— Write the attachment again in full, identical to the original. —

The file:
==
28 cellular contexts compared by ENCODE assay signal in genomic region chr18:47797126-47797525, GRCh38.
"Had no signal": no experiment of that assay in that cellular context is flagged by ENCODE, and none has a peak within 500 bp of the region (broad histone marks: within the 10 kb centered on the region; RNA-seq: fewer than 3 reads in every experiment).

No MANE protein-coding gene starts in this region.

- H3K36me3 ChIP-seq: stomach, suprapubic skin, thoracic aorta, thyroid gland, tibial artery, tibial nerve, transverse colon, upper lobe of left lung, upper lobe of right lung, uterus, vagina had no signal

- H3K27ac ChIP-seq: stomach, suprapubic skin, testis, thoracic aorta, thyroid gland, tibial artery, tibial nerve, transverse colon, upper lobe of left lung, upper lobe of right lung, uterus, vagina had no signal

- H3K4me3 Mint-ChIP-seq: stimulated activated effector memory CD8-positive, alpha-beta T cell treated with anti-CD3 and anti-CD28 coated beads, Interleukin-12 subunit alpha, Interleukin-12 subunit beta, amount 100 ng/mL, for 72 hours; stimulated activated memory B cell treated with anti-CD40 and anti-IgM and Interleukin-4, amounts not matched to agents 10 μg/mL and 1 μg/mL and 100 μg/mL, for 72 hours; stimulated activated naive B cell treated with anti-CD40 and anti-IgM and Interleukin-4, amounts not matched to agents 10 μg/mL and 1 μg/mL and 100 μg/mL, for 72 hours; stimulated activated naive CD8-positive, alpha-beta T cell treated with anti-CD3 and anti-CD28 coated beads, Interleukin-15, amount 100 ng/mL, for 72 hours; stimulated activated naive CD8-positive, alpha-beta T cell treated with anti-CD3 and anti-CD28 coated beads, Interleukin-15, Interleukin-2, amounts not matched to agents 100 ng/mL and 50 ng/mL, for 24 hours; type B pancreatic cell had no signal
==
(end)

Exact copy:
28 cellular contexts compared by ENCODE assay signal in genomic region chr18:47797126-47797525, GRCh38.
"Had no signal": no experiment of that assay in that cellular context is flagged by ENCODE, and none has a peak within 500 bp of the region (broad histone marks: within the 10 kb centered on the region; RNA-seq: fewer than 3 reads in every experiment).

No MANE protein-coding gene starts in this region.

- H3K36me3 ChIP-seq: stomach, suprapubic skin, thoracic aorta, thyroid gland, tibial artery, tibial nerve, transverse colon, upper lobe of left lung, upper lobe of right lung, uterus, vagina had no signal

- H3K27ac ChIP-seq: stomach, suprapubic skin, testis, thoracic aorta, thyroid gland, tibial artery, tibial nerve, transverse colon, upper lobe of left lung, upper lobe of right lung, uterus, vagina had no signal

- H3K4me3 Mint-ChIP-seq: stimulated activated effector memory CD8-positive, alpha-beta T cell treated with anti-CD3 and anti-CD28 coated beads, Interleukin-12 subunit alpha, Interleukin-12 subunit beta, amount 100 ng/mL, for 72 hours; stimulated activated memory B cell treated with anti-CD40 and anti-IgM and Interleukin-4, amounts not matched to agents 10 μg/mL and 1 μg/mL and 100 μg/mL, for 72 hours; stimulated activated naive B cell treated with anti-CD40 and anti-IgM and Interleukin-4, amounts not matched to agents 10 μg/mL and 1 μg/mL and 100 μg/mL, for 72 hours; stimulated activated naive CD8-positive, alpha-beta T cell treated with anti-CD3 and anti-CD28 coated beads, Interleukin-15, amount 100 ng/mL, for 72 hours; stimulated activated naive CD8-positive, alpha-beta T cell treated with anti-CD3 and anti-CD28 coated beads, Interleukin-15, Interleukin-2, amounts not matched to agents 100 ng/mL and 50 ng/mL, for 24 hours; type B pancreatic cell had no signal